Synopses & Reviews
"Circuitnet.com: ""This book is just loaded with what I consider earth shaking information. And the good news is that Atkinson’s book, though a science book, reads like a best seller. If you want to get a clear glimpse into the future, make sure you give this one a read.""
The Wall Street Journal: ""...an irreverent, comprehensive romp, by an experienced science popularizer, through the many fascinating details of the nano-world -- including portraits of the colorful figures who helped ‘discover’ it.""
CIO: ""Atkinson has a knack for making highly technical, theoretical topics seem immediate and visceral.[Nanocosm] is full of interesting ideas, many of which may have a serious impact on our near-future lives.""
CIO Australia: “Atkinson has a knack for making highly technical, theoretical topics seem immediate and visceral….this book is full of interesting ideas, many of which may have a serious impact on our near-future lives.”"
"Imagine: you’re looking down at the Earth from space. Oceans and continents blur as the planet transforms into one bright blue ball. And it doesn’t stop with our own solar system. There are just as many galaxies in the universe as there are stars in our own! Now reverse the direction of this imaginative voyage, and turn inward rather than outward. That same number of stars in our galaxy is less than half the number of cells in an adult human body.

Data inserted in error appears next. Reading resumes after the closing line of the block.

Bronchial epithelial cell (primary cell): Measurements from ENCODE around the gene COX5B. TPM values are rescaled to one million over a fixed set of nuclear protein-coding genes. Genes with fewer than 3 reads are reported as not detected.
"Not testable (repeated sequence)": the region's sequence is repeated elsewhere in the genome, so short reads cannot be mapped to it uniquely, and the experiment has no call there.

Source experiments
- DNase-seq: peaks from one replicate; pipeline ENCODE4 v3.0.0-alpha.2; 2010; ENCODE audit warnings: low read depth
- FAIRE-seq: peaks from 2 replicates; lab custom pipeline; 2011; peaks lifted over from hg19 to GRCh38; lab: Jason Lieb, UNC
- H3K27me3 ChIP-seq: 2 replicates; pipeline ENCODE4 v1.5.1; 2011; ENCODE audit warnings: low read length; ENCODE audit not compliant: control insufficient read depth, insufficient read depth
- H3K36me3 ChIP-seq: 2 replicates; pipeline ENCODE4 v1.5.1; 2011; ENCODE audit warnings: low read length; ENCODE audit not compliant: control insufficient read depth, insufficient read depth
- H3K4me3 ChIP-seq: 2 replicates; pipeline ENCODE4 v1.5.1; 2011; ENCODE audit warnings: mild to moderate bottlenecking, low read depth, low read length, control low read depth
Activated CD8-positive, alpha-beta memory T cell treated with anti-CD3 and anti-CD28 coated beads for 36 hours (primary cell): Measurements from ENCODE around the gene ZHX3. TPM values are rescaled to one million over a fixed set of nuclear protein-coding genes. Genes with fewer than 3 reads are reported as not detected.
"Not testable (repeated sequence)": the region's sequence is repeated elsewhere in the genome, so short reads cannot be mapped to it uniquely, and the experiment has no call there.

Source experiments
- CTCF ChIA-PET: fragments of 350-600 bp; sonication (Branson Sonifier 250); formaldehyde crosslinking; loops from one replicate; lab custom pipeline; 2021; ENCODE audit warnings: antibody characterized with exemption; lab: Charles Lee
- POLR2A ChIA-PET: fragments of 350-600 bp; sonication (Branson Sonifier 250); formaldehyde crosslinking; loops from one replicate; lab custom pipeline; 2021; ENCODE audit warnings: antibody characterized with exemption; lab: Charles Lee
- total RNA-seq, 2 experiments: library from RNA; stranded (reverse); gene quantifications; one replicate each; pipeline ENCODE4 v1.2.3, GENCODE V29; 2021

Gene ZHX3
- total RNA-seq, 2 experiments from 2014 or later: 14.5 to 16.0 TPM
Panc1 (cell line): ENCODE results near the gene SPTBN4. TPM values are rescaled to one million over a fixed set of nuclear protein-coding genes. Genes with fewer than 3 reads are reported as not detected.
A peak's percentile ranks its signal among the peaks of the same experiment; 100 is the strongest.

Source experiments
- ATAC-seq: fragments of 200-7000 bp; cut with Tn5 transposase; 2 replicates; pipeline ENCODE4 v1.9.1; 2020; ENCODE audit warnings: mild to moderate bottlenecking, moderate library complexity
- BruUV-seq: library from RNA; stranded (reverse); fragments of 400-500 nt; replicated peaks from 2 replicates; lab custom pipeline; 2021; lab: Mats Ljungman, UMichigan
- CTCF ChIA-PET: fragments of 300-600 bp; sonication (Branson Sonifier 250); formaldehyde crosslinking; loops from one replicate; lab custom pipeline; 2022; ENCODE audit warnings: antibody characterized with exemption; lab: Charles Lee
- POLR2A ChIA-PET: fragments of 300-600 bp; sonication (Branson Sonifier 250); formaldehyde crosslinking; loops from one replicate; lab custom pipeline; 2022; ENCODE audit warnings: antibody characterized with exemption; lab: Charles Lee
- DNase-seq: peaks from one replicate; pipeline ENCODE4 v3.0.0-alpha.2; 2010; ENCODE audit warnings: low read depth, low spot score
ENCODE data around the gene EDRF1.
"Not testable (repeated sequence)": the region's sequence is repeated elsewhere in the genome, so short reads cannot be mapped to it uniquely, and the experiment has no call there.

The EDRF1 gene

Scale. It’s all about scale.
The fact is, we occupy a middle kingdom, poised delicately between the unimaginably immense and the unimaginably minute. And now science is on the brink of breaking through to the world beneath what we can see with our eyes.
Nanoscience takes as its subject the realm of the infinitesimally small. Tinier than the tiniest atom, if the measurement known as a nanometer were scaled up to the width of your fingernail, then your fingernail would be the size of Delaware and your thumb would be the size of Florida. As author William Atkinson puts it, the domain of the nanometer -- he nanocosm -- is a serious kind of small. But one with big possibilities, and even larger consequences for the way we live.
In Nanocosm, Atkinson takes readers into the incredibly complex, yet equally beautiful world of nanotechnology. Atkinson distinguishes hype and speculation from the amazing reality of what truly is possible through nanotechnology in our very immediate future: cell-sized computers triggered by single electrons rather than millions -- microchips that contain the diagnostic capability of full-sized medical labs -- exceptionally strong and resilient carbon nanotubes that will revolutionize the process of structural engineering -- and much more. The nanocosm promises to transform our environment by revealing new basic facts that we can turn into useful technology. Even discounting optimistic exaggerations, the scientific breakthroughs that are now upon us will dramatically affect everything about our lives: how we communicate, do our work, spend our leisure time, stay healthy, and even raise our children.
Asking critical questions about the latest and most intriguing areas of nanotech, Atkinson interviews the most important scientists, ethicists, and business executives at the forefront of this exciting new field to give a riveting account of what is arguably the most important technical frontier since human beings launched themselves into outer space.